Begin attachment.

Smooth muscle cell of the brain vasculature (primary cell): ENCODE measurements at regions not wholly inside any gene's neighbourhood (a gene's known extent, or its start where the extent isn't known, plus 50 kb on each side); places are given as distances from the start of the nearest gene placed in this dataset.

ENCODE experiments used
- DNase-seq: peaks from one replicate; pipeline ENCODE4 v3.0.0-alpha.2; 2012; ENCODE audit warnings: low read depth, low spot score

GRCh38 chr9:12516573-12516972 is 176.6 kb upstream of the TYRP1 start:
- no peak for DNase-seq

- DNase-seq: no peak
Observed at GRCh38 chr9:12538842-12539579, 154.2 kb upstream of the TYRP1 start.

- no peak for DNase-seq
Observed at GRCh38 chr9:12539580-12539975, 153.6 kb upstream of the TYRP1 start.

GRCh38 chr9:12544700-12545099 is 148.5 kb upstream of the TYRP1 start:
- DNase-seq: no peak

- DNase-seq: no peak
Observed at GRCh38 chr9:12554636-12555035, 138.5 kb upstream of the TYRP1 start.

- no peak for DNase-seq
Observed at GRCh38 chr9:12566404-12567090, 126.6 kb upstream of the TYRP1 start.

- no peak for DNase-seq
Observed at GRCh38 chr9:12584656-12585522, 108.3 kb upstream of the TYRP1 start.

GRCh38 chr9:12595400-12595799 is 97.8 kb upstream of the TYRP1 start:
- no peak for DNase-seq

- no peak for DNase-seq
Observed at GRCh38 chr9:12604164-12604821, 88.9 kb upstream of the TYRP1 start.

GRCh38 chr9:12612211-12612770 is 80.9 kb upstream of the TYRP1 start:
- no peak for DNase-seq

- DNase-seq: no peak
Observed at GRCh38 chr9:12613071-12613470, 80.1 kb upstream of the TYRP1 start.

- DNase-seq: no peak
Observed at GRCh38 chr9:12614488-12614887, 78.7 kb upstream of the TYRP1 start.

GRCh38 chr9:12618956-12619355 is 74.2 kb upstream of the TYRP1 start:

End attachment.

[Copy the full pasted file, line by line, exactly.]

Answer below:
Smooth muscle cell of the brain vasculature (primary cell): ENCODE measurements at regions not wholly inside any gene's neighbourhood (a gene's known extent, or its start where the extent isn't known, plus 50 kb on each side); places are given as distances from the start of the nearest gene placed in this dataset.

ENCODE experiments used
- DNase-seq: peaks from one replicate; pipeline ENCODE4 v3.0.0-alpha.2; 2012; ENCODE audit warnings: low read depth, low spot score

GRCh38 chr9:12516573-12516972 is 176.6 kb upstream of the TYRP1 start:
- no peak for DNase-seq

- DNase-seq: no peak
Observed at GRCh38 chr9:12538842-12539579, 154.2 kb upstream of the TYRP1 start.

- no peak for DNase-seq
Observed at GRCh38 chr9:12539580-12539975, 153.6 kb upstream of the TYRP1 start.

GRCh38 chr9:12544700-12545099 is 148.5 kb upstream of the TYRP1 start:
- DNase-seq: no peak

- DNase-seq: no peak
Observed at GRCh38 chr9:12554636-12555035, 138.5 kb upstream of the TYRP1 start.

- no peak for DNase-seq
Observed at GRCh38 chr9:12566404-12567090, 126.6 kb upstream of the TYRP1 start.

- no peak for DNase-seq
Observed at GRCh38 chr9:12584656-12585522, 108.3 kb upstream of the TYRP1 start.

GRCh38 chr9:12595400-12595799 is 97.8 kb upstream of the TYRP1 start:
- no peak for DNase-seq

- no peak for DNase-seq
Observed at GRCh38 chr9:12604164-12604821, 88.9 kb upstream of the TYRP1 start.

GRCh38 chr9:12612211-12612770 is 80.9 kb upstream of the TYRP1 start:
- no peak for DNase-seq

- DNase-seq: no peak
Observed at GRCh38 chr9:12613071-12613470, 80.1 kb upstream of the TYRP1 start.

- DNase-seq: no peak
Observed at GRCh38 chr9:12614488-12614887, 78.7 kb upstream of the TYRP1 start.

GRCh38 chr9:12618956-12619355 is 74.2 kb upstream of the TYRP1 start: